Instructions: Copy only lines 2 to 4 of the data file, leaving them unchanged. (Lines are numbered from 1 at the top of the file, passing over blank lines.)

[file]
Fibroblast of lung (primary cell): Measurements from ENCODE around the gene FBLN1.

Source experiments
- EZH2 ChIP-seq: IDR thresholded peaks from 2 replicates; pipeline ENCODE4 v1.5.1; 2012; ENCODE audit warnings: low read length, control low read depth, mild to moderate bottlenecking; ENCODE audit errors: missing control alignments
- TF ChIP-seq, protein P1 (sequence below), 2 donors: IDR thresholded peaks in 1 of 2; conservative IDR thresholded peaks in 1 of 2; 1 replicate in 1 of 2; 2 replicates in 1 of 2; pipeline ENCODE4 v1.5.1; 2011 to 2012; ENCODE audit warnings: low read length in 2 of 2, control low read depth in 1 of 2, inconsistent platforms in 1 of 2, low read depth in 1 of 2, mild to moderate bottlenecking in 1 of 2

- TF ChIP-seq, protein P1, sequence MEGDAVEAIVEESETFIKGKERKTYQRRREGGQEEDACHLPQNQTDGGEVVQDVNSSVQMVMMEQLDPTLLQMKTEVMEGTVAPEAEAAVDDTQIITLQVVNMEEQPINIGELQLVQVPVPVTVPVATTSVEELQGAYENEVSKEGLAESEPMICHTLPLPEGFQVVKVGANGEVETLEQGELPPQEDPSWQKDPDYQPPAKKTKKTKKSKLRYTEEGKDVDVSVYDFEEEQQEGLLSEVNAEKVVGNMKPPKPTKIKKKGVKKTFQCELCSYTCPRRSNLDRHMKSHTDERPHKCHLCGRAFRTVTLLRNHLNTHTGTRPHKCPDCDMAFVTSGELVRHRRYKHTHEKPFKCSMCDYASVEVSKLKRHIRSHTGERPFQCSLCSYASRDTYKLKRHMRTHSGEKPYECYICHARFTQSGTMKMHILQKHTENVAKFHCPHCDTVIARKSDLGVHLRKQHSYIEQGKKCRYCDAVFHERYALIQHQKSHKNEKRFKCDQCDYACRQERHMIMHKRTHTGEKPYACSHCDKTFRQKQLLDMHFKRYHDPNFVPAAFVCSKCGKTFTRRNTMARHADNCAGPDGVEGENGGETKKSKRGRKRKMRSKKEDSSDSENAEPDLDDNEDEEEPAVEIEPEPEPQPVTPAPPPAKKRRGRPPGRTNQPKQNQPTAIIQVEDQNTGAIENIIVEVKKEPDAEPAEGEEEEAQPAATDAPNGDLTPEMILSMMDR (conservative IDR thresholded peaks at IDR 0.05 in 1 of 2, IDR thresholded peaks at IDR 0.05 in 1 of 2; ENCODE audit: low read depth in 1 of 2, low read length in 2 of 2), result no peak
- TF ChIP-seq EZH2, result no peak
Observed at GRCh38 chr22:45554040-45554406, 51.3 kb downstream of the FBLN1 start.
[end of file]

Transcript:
Source experiments
- EZH2 ChIP-seq: IDR thresholded peaks from 2 replicates; pipeline ENCODE4 v1.5.1; 2012; ENCODE audit warnings: low read length, control low read depth, mild to moderate bottlenecking; ENCODE audit errors: missing control alignments
- TF ChIP-seq, protein P1 (sequence below), 2 donors: IDR thresholded peaks in 1 of 2; conservative IDR thresholded peaks in 1 of 2; 1 replicate in 1 of 2; 2 replicates in 1 of 2; pipeline ENCODE4 v1.5.1; 2011 to 2012; ENCODE audit warnings: low read length in 2 of 2, control low read depth in 1 of 2, inconsistent platforms in 1 of 2, low read depth in 1 of 2, mild to moderate bottlenecking in 1 of 2